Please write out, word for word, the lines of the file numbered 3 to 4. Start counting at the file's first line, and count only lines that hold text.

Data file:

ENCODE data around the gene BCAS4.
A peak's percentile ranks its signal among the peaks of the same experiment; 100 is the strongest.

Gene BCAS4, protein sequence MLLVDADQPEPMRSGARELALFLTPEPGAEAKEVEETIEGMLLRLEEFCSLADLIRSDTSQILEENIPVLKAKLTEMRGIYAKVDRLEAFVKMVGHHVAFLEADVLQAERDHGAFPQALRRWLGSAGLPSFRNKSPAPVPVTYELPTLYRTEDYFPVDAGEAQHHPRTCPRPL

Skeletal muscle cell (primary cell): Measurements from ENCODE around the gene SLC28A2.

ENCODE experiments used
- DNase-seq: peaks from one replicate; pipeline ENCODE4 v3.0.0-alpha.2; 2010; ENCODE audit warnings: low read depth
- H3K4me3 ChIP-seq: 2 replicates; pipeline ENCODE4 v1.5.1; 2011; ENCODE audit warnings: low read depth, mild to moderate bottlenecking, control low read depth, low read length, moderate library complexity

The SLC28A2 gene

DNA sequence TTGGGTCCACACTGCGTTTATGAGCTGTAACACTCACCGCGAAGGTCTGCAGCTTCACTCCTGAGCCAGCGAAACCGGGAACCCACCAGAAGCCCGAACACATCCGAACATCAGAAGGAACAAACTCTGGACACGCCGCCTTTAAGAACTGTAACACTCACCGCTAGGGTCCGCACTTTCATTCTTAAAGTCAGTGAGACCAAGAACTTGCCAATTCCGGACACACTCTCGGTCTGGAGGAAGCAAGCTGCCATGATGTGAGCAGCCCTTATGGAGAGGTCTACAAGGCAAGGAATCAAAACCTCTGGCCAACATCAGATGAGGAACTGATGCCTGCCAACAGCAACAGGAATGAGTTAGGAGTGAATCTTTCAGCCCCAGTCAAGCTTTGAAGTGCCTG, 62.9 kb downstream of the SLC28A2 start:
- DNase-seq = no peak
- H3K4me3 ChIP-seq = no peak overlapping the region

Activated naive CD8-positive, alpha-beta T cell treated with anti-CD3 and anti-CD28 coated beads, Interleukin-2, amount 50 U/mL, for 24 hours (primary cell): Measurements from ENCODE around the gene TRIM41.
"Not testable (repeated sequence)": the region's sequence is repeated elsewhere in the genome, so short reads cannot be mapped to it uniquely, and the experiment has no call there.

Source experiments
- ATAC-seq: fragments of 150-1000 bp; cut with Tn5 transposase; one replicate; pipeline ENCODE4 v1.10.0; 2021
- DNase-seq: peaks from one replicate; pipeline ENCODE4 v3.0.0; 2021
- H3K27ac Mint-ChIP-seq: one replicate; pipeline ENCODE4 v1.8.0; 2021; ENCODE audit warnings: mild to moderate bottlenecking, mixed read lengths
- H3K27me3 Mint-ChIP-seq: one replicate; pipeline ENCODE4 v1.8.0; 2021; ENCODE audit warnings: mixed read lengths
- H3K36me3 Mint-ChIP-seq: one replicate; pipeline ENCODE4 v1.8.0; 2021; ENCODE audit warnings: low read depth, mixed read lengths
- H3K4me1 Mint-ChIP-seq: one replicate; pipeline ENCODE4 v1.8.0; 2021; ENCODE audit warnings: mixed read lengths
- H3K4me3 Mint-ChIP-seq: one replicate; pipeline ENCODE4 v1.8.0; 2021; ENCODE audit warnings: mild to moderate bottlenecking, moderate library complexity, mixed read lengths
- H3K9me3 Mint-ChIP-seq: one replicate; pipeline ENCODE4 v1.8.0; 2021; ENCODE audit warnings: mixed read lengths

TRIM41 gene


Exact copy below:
Gene BCAS4, protein sequence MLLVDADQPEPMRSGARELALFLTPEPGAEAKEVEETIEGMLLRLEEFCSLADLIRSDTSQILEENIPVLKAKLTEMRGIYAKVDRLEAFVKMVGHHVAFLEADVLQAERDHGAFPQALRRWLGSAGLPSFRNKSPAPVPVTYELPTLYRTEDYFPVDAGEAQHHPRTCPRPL

Skeletal muscle cell (primary cell): Measurements from ENCODE around the gene SLC28A2.